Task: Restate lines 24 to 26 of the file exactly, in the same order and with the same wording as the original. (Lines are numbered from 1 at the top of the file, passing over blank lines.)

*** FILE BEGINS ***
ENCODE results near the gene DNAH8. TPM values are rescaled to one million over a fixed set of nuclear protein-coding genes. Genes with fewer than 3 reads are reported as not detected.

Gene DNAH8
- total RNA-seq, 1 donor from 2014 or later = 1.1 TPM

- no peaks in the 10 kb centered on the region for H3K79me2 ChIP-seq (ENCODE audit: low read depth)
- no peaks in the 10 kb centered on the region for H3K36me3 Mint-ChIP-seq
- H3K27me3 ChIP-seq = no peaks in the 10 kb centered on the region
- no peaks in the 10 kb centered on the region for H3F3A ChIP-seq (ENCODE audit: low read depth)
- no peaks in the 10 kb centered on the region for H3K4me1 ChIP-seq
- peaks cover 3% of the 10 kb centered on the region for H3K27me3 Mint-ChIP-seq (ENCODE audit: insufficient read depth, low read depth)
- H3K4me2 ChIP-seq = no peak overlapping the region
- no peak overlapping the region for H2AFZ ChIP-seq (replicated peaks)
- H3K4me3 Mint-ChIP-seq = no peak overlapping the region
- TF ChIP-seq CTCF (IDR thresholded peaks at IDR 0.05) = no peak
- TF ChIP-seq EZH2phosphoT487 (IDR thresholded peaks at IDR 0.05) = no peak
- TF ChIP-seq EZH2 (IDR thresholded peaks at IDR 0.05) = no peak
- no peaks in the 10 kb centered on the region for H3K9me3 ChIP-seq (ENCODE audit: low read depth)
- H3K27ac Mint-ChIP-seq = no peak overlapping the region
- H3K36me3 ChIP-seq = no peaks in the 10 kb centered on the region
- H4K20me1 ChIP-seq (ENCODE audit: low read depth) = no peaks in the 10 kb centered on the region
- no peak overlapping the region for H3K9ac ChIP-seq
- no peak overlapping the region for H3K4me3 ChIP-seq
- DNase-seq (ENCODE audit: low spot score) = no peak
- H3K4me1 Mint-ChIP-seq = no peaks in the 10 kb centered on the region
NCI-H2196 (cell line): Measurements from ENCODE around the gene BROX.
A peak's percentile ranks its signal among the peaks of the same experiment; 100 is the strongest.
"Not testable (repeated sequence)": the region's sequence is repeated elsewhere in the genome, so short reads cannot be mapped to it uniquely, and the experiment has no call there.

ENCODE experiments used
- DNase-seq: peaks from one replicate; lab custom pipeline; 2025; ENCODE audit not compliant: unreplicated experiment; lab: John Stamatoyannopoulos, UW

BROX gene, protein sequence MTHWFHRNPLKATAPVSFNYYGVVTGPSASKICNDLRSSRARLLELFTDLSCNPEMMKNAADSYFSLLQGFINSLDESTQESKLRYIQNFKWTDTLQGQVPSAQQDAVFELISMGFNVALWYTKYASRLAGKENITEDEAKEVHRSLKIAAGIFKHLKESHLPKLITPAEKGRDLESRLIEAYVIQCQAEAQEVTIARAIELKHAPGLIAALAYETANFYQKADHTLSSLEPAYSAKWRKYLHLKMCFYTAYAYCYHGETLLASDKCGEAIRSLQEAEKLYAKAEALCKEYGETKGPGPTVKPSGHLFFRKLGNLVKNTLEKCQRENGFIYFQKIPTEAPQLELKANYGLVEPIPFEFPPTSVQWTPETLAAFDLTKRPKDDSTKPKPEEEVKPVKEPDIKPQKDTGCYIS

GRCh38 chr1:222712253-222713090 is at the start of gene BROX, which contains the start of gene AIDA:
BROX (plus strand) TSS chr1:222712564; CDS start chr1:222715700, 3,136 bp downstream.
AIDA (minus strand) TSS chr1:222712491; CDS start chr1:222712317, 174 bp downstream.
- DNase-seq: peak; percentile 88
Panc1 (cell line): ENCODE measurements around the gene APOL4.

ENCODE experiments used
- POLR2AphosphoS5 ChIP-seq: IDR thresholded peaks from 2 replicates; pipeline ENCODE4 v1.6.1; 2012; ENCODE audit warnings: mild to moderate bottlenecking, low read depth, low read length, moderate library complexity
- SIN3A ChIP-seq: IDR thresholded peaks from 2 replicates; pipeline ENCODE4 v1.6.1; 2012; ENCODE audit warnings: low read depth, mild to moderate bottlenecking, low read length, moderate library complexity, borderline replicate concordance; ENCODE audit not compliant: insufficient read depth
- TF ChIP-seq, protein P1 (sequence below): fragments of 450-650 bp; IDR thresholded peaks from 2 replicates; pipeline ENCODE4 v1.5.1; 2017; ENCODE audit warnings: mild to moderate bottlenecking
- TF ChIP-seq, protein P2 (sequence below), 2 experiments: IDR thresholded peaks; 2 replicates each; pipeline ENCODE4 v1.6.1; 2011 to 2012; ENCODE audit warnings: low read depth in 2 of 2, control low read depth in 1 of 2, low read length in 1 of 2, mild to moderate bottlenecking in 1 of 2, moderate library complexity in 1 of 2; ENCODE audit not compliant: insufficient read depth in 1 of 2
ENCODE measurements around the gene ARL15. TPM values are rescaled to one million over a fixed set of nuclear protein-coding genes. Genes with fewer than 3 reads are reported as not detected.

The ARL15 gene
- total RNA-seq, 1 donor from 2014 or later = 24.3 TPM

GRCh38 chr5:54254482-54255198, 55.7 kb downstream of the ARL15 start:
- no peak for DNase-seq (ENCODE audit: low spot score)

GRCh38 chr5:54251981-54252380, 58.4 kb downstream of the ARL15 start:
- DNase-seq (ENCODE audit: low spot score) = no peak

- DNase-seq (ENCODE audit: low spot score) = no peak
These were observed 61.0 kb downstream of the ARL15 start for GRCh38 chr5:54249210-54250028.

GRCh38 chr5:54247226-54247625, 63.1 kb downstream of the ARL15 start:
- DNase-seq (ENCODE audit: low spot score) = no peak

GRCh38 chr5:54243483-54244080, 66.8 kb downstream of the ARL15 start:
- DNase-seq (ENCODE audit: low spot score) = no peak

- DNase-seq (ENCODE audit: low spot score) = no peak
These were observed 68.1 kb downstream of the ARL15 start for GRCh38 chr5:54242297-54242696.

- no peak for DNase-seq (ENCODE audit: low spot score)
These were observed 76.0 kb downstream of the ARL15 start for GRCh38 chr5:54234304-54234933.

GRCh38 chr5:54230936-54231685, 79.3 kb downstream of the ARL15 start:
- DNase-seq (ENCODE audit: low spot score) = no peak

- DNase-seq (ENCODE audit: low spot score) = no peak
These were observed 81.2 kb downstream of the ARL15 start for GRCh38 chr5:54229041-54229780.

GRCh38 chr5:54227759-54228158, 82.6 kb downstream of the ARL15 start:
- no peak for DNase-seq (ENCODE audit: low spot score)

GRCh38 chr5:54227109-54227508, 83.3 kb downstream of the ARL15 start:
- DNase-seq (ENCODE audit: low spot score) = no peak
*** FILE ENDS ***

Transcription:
NCI-H2196 (cell line): Measurements from ENCODE around the gene BROX.
A peak's percentile ranks its signal among the peaks of the same experiment; 100 is the strongest.
"Not testable (repeated sequence)": the region's sequence is repeated elsewhere in the genome, so short reads cannot be mapped to it uniquely, and the experiment has no call there.